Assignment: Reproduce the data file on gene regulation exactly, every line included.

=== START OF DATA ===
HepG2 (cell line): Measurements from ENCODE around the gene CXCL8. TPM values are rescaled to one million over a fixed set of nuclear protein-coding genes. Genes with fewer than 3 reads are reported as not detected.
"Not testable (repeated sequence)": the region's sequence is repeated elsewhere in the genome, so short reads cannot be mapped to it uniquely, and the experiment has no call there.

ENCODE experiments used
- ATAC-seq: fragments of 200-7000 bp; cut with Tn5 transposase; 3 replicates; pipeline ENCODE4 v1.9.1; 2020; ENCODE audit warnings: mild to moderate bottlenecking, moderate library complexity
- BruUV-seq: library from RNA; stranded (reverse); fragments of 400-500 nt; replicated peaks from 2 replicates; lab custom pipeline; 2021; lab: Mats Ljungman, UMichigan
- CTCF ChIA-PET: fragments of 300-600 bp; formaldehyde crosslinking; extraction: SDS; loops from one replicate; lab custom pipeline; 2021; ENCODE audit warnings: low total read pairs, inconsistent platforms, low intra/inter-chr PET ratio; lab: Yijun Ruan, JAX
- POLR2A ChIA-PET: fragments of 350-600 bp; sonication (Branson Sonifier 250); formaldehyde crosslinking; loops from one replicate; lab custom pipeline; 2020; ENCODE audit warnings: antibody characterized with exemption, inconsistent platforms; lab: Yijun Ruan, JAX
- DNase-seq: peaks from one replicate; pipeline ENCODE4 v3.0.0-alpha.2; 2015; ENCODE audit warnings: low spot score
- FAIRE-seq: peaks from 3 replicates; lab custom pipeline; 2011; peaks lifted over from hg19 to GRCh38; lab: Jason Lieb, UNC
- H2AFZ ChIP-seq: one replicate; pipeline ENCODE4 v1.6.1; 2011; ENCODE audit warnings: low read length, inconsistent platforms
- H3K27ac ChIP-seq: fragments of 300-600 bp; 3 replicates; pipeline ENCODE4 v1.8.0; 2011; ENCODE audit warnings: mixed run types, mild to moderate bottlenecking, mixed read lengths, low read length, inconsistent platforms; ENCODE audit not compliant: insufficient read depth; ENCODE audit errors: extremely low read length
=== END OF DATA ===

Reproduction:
HepG2 (cell line): Measurements from ENCODE around the gene CXCL8. TPM values are rescaled to one million over a fixed set of nuclear protein-coding genes. Genes with fewer than 3 reads are reported as not detected.
"Not testable (repeated sequence)": the region's sequence is repeated elsewhere in the genome, so short reads cannot be mapped to it uniquely, and the experiment has no call there.

ENCODE experiments used
- ATAC-seq: fragments of 200-7000 bp; cut with Tn5 transposase; 3 replicates; pipeline ENCODE4 v1.9.1; 2020; ENCODE audit warnings: mild to moderate bottlenecking, moderate library complexity
- BruUV-seq: library from RNA; stranded (reverse); fragments of 400-500 nt; replicated peaks from 2 replicates; lab custom pipeline; 2021; lab: Mats Ljungman, UMichigan
- CTCF ChIA-PET: fragments of 300-600 bp; formaldehyde crosslinking; extraction: SDS; loops from one replicate; lab custom pipeline; 2021; ENCODE audit warnings: low total read pairs, inconsistent platforms, low intra/inter-chr PET ratio; lab: Yijun Ruan, JAX
- POLR2A ChIA-PET: fragments of 350-600 bp; sonication (Branson Sonifier 250); formaldehyde crosslinking; loops from one replicate; lab custom pipeline; 2020; ENCODE audit warnings: antibody characterized with exemption, inconsistent platforms; lab: Yijun Ruan, JAX
- DNase-seq: peaks from one replicate; pipeline ENCODE4 v3.0.0-alpha.2; 2015; ENCODE audit warnings: low spot score
- FAIRE-seq: peaks from 3 replicates; lab custom pipeline; 2011; peaks lifted over from hg19 to GRCh38; lab: Jason Lieb, UNC
- H2AFZ ChIP-seq: one replicate; pipeline ENCODE4 v1.6.1; 2011; ENCODE audit warnings: low read length, inconsistent platforms
- H3K27ac ChIP-seq: fragments of 300-600 bp; 3 replicates; pipeline ENCODE4 v1.8.0; 2011; ENCODE audit warnings: mixed run types, mild to moderate bottlenecking, mixed read lengths, low read length, inconsistent platforms; ENCODE audit not compliant: insufficient read depth; ENCODE audit errors: extremely low read length